The SEC charged a private fund manager and its principals with using a non-standard valuation model to value structured notes, thereby inflating fund performance and fees. The main principal launched his firm out of his college dorm room initially to invest his family’s fortune but ultimately marketed his fund to third-party investors. Rather than value the underlying structured note investments pursuant to “fair value” as required by ASC 820, the firm used a proprietary valuation model that deviated significantly from industry norms, thereby inflating returns and fees. The SEC asserts that the respondents lied to investors, the auditor, and the SEC staff about its valuation practices. The SEC cites multiple violations of the Securities Act, the Exchange Act and the Advisers Act.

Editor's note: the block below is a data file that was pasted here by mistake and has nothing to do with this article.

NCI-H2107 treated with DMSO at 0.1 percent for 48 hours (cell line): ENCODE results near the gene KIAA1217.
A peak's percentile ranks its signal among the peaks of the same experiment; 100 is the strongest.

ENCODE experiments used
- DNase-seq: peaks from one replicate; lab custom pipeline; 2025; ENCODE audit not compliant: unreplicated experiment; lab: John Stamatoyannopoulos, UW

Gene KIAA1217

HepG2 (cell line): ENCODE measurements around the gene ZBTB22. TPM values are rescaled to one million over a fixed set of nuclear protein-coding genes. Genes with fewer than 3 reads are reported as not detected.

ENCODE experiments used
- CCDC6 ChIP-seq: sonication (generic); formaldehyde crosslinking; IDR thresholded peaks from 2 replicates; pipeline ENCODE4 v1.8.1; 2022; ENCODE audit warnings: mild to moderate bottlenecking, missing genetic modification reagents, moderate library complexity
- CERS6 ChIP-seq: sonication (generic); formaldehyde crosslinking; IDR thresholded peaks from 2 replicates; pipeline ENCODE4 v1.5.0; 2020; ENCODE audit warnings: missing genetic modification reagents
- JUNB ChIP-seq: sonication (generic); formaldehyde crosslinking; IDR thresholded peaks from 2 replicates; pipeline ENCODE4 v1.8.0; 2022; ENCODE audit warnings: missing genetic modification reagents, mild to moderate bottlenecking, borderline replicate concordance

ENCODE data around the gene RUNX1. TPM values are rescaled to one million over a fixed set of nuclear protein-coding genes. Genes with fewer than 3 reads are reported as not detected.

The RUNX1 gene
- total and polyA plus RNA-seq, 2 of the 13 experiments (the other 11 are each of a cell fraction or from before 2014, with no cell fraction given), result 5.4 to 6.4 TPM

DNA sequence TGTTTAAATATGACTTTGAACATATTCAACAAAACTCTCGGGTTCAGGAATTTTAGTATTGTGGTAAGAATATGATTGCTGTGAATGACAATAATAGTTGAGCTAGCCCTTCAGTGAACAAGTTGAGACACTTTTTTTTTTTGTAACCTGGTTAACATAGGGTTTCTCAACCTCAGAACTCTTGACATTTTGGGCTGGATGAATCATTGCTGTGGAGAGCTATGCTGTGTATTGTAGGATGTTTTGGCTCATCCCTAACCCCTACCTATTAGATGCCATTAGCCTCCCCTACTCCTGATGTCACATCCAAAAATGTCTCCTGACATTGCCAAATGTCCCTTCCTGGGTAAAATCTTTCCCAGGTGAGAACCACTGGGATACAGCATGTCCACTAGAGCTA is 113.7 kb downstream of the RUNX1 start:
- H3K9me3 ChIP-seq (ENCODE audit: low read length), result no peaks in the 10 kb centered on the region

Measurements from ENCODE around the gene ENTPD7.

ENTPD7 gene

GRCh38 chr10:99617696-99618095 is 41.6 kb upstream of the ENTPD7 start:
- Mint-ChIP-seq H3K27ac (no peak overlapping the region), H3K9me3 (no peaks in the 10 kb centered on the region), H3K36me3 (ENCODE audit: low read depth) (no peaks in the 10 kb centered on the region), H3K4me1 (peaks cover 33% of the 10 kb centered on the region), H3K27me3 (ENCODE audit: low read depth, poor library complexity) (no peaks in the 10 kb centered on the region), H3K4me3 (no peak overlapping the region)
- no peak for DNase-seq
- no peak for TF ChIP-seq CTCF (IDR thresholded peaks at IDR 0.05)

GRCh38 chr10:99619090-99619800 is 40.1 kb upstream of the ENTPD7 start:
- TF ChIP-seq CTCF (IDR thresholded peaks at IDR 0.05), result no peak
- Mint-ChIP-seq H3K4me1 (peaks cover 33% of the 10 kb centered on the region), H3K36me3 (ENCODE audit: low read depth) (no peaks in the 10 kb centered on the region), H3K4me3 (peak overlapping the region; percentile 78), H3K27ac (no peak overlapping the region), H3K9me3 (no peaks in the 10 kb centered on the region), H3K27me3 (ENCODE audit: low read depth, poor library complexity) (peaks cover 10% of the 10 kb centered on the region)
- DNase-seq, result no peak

Although ASC 820 leaves some discretion to management, the inputs cannot consistently juice valuations and returns and must have some market-based support. The SEC could preempt these types of practices by publishing more specific valuation guidance as previously promised.